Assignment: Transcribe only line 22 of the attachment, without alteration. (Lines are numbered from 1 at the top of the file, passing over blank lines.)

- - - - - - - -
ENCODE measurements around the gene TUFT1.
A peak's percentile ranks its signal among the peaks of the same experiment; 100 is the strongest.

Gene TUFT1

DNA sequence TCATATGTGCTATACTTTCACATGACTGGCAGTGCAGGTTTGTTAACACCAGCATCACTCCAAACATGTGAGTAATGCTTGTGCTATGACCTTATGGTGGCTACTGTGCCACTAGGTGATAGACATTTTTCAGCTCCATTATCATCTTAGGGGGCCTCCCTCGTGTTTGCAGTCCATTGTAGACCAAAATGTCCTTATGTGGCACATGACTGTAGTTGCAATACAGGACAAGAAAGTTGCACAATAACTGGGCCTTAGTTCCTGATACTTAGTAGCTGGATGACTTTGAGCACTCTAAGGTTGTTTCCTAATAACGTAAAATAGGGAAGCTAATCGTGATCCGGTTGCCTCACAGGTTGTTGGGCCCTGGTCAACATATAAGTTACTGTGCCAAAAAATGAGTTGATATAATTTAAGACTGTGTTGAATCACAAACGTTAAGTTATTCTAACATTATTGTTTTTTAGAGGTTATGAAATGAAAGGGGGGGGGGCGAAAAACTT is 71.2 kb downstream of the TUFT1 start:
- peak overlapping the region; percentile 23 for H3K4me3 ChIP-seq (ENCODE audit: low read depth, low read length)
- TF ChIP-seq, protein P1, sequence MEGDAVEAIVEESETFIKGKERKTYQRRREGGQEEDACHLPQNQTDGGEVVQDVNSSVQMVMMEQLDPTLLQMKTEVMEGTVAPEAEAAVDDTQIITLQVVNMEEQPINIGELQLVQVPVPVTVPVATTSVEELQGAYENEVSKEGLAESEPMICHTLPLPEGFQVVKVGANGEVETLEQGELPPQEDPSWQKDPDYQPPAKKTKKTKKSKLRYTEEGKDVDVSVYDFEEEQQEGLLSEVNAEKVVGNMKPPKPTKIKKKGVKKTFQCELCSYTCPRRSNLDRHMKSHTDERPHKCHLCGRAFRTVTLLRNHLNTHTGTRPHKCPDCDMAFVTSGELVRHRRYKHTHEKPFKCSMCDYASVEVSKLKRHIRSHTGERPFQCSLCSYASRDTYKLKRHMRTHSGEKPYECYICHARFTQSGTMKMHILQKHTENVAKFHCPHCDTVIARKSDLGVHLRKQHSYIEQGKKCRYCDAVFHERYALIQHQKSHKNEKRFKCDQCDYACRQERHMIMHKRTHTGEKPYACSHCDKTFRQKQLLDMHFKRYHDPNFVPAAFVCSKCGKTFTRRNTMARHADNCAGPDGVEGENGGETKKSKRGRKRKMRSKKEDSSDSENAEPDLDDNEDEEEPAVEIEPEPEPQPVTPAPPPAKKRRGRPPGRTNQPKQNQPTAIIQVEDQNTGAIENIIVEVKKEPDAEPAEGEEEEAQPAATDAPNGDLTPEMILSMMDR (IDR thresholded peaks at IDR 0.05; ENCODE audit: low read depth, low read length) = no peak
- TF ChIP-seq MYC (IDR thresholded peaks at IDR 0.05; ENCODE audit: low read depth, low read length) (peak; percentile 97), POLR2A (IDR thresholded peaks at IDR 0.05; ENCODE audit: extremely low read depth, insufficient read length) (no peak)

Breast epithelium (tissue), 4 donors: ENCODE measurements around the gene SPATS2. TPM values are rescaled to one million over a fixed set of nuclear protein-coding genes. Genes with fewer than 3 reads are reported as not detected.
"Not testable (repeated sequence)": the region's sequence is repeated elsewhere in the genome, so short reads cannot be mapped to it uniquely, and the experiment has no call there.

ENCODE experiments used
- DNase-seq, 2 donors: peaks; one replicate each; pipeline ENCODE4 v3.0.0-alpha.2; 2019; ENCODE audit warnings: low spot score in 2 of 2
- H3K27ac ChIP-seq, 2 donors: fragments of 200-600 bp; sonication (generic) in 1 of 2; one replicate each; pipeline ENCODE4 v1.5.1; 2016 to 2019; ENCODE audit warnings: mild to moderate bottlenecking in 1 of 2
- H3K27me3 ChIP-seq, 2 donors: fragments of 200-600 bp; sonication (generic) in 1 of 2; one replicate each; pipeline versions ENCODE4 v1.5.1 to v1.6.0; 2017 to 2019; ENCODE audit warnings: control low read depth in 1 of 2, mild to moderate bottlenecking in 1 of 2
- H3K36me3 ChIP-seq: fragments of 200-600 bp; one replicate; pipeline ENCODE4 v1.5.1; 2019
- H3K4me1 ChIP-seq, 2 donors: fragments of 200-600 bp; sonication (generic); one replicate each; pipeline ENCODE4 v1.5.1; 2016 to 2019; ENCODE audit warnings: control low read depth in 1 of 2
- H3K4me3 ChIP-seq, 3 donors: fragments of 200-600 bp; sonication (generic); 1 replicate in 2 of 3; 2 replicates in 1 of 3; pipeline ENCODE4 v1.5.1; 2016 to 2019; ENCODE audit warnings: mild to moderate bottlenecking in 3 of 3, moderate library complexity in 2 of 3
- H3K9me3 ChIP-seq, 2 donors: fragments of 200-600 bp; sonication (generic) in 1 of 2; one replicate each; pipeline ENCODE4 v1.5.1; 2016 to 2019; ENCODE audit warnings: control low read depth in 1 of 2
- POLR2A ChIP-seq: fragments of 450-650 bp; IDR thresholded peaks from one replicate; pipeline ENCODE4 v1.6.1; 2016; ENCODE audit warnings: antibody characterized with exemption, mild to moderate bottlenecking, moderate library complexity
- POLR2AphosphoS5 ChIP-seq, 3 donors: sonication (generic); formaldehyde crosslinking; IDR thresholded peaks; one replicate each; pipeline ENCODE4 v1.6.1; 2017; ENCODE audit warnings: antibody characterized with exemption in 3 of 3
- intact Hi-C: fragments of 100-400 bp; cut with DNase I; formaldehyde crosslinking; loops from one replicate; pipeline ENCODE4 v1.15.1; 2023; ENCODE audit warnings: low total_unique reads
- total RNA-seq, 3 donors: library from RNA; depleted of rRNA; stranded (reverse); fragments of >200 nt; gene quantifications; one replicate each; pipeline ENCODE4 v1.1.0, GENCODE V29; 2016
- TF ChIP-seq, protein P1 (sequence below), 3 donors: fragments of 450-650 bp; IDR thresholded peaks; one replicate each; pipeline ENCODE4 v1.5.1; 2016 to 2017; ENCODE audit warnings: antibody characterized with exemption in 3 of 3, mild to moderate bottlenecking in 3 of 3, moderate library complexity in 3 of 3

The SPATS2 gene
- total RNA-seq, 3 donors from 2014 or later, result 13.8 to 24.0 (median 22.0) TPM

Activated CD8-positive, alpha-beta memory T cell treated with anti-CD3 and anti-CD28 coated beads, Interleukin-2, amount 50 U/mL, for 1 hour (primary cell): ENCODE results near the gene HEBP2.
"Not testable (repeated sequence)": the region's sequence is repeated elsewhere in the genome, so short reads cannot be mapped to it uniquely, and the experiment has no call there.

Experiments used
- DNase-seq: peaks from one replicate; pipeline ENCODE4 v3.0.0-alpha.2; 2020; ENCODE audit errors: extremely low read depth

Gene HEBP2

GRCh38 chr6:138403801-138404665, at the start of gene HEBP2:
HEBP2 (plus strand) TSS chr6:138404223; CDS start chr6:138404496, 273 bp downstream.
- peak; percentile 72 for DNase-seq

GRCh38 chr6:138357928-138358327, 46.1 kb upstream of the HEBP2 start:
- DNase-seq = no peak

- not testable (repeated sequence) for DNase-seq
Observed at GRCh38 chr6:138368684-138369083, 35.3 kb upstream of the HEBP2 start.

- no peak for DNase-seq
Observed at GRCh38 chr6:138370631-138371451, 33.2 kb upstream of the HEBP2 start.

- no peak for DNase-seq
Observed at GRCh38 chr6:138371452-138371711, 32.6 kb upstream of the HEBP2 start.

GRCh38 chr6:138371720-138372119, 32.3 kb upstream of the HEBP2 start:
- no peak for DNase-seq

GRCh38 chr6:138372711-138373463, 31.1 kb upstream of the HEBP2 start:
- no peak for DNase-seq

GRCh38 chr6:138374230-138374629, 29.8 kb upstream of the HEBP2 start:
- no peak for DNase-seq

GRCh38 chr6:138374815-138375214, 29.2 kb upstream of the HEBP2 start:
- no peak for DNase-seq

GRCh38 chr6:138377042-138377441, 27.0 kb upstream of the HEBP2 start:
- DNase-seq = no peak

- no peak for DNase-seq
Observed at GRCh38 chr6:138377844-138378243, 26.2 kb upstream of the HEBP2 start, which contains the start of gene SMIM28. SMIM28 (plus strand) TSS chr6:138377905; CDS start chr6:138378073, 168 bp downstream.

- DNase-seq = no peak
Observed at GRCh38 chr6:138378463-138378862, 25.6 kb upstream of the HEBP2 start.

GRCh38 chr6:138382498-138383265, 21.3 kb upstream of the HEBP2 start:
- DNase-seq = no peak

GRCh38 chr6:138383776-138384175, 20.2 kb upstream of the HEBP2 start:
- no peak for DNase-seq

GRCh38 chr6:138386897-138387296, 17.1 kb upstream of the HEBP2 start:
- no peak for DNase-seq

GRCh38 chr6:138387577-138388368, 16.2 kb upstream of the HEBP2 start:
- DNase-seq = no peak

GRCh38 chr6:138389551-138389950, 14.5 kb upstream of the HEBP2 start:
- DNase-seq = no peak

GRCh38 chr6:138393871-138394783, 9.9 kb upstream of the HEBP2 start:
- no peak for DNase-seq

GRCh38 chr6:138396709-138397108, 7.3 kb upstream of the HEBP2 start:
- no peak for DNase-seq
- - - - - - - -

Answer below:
- TF ChIP-seq, protein P1 (sequence below), 3 donors: fragments of 450-650 bp; IDR thresholded peaks; one replicate each; pipeline ENCODE4 v1.5.1; 2016 to 2017; ENCODE audit warnings: antibody characterized with exemption in 3 of 3, mild to moderate bottlenecking in 3 of 3, moderate library complexity in 3 of 3